Fresh unfrozen specimens from 176 cases of acute respiratory infection and from 32 normal subjects, or patients without respiratory symptoms, were tested in parallel by direct inoculation into tissue cultures and suckling mice and also after the specimen had been passed in two organ cultures of human embryonic ciliated epithelium. Thirty-two agents were isolated by both methods: 26 only by the direct inoculation of tissue cultures and suckling mice, and 9 only after passage in organ culture.

Enteroviruses, herpes simplex virus and mumps virus were more readily isolated directly from the specimens than from the corresponding organ-culture fluid.

The only viruses isolated from the organ-culture fluids and not directly from the specimens were rhinoviruses. However, an almost equal number of these viruses were isolated directly from the specimens but not from the organculture fluid. It is postulated that these differences reflect the variation in the sensitivity to rhinoviruses of both the organ cultures and the kidney tissue cultures derived from different human embryos.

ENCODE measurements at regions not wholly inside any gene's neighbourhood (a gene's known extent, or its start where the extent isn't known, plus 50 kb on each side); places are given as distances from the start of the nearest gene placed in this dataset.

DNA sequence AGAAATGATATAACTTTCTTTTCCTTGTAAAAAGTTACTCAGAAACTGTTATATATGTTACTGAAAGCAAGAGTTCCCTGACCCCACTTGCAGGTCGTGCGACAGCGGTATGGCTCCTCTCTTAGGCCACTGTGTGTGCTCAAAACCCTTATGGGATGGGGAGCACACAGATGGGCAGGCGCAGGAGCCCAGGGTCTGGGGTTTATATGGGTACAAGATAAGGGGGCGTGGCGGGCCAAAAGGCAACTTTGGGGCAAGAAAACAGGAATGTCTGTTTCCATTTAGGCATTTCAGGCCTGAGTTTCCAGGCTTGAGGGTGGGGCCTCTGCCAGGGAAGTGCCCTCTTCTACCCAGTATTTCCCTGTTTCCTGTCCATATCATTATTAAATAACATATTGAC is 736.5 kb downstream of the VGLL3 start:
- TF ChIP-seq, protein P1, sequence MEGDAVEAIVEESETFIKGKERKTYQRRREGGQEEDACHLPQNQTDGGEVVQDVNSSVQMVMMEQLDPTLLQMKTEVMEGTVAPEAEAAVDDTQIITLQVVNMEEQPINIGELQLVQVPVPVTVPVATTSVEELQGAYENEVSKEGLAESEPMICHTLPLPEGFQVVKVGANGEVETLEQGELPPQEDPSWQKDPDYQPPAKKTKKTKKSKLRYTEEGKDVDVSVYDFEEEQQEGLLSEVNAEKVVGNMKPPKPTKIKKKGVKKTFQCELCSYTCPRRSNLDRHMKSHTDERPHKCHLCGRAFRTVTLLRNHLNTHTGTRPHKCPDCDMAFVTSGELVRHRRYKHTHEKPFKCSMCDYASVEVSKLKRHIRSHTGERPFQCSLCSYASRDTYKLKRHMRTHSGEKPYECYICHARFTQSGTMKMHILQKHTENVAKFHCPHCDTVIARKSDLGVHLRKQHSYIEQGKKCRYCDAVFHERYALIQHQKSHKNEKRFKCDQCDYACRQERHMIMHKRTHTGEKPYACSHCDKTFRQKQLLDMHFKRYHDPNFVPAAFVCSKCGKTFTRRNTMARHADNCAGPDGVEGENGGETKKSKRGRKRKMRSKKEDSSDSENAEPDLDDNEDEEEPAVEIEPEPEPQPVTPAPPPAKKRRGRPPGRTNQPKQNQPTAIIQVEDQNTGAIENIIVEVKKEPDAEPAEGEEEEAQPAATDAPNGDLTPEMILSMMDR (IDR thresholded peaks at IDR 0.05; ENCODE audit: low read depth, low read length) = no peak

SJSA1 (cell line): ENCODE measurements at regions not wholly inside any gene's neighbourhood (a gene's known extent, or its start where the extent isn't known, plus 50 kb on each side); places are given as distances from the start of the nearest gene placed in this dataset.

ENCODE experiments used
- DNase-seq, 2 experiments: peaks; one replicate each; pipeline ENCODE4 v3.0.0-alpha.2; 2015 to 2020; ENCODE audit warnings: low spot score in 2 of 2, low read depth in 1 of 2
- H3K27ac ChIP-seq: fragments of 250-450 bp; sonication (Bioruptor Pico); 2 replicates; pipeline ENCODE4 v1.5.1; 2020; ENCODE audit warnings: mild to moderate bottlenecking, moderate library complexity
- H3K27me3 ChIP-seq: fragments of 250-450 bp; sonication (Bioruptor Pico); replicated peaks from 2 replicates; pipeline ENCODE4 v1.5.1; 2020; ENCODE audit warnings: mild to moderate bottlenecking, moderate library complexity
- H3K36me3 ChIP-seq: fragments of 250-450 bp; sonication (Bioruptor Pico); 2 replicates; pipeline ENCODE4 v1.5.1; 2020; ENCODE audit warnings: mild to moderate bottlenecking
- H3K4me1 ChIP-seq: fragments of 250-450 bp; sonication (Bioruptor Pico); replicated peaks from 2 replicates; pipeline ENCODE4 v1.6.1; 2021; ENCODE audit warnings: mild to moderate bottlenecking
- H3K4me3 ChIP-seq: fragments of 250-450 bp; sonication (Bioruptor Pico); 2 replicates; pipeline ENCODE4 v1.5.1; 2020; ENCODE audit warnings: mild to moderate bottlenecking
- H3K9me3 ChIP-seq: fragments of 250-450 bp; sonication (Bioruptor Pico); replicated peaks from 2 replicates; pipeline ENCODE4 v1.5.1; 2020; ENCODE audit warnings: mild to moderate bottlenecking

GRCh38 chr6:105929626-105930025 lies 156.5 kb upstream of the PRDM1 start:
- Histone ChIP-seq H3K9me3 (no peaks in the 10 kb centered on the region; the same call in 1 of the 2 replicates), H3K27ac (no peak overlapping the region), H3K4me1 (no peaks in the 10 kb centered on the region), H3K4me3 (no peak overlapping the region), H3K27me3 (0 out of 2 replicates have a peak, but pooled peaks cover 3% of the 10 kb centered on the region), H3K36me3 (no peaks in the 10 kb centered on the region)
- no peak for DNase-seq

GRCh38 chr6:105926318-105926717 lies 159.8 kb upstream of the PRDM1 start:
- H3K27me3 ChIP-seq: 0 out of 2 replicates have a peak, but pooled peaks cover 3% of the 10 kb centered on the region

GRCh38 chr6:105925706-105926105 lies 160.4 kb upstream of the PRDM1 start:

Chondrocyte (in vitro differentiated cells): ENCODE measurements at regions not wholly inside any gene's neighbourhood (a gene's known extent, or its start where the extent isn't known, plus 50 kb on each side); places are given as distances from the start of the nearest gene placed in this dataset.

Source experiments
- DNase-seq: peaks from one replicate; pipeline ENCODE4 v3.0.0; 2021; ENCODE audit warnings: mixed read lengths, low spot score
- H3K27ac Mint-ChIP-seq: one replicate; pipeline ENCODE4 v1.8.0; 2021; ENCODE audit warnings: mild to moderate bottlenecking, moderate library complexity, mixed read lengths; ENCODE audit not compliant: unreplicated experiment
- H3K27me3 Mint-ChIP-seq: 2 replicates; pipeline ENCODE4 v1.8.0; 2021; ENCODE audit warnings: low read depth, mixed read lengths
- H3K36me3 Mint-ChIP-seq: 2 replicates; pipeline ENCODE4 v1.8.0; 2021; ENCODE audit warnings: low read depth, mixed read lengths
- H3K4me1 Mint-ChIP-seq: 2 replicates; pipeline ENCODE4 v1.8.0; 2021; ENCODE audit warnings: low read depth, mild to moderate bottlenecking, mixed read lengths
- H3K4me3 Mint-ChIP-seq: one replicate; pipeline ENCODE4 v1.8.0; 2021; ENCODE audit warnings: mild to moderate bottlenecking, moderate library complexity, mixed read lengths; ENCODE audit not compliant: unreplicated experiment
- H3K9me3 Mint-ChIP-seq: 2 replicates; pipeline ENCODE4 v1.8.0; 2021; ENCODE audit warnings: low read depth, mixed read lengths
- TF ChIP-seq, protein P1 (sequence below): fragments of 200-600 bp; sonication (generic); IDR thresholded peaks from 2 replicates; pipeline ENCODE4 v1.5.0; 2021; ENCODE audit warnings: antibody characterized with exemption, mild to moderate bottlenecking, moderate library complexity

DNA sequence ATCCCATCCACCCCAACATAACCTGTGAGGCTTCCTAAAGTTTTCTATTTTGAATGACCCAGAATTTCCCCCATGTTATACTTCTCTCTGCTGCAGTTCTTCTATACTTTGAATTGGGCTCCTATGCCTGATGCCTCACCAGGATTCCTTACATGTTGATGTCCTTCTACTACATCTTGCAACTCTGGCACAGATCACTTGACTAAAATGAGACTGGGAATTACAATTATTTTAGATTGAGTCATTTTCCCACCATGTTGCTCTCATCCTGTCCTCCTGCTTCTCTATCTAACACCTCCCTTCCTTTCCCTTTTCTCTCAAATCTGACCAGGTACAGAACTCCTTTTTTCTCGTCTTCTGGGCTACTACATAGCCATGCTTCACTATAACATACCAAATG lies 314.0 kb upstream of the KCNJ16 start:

It is suggested that, in view of the limited supply of foetal material, it is uneconomical to test unfrozen specimens from respiratory infections in organ culture. This approach should be restricted to the examination of those specimens that fail to yield a possible aetiological agent by the standard methods.


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